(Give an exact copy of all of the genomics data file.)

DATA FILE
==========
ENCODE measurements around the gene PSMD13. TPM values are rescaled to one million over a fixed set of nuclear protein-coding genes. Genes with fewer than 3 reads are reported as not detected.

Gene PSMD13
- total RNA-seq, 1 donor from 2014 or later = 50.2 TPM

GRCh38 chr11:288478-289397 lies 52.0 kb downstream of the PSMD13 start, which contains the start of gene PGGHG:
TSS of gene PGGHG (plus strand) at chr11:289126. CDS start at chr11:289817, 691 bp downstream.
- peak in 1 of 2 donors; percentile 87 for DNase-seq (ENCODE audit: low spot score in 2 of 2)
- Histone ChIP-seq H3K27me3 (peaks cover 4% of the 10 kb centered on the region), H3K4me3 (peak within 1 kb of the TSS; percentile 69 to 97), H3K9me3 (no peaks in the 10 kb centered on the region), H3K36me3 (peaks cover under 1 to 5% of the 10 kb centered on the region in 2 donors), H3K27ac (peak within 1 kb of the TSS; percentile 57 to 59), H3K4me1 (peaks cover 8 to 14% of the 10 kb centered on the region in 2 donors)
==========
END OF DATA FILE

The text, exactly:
ENCODE measurements around the gene PSMD13. TPM values are rescaled to one million over a fixed set of nuclear protein-coding genes. Genes with fewer than 3 reads are reported as not detected.

Gene PSMD13
- total RNA-seq, 1 donor from 2014 or later = 50.2 TPM

GRCh38 chr11:288478-289397 lies 52.0 kb downstream of the PSMD13 start, which contains the start of gene PGGHG:
TSS of gene PGGHG (plus strand) at chr11:289126. CDS start at chr11:289817, 691 bp downstream.
- peak in 1 of 2 donors; percentile 87 for DNase-seq (ENCODE audit: low spot score in 2 of 2)
- Histone ChIP-seq H3K27me3 (peaks cover 4% of the 10 kb centered on the region), H3K4me3 (peak within 1 kb of the TSS; percentile 69 to 97), H3K9me3 (no peaks in the 10 kb centered on the region), H3K36me3 (peaks cover under 1 to 5% of the 10 kb centered on the region in 2 donors), H3K27ac (peak within 1 kb of the TSS; percentile 57 to 59), H3K4me1 (peaks cover 8 to 14% of the 10 kb centered on the region in 2 donors)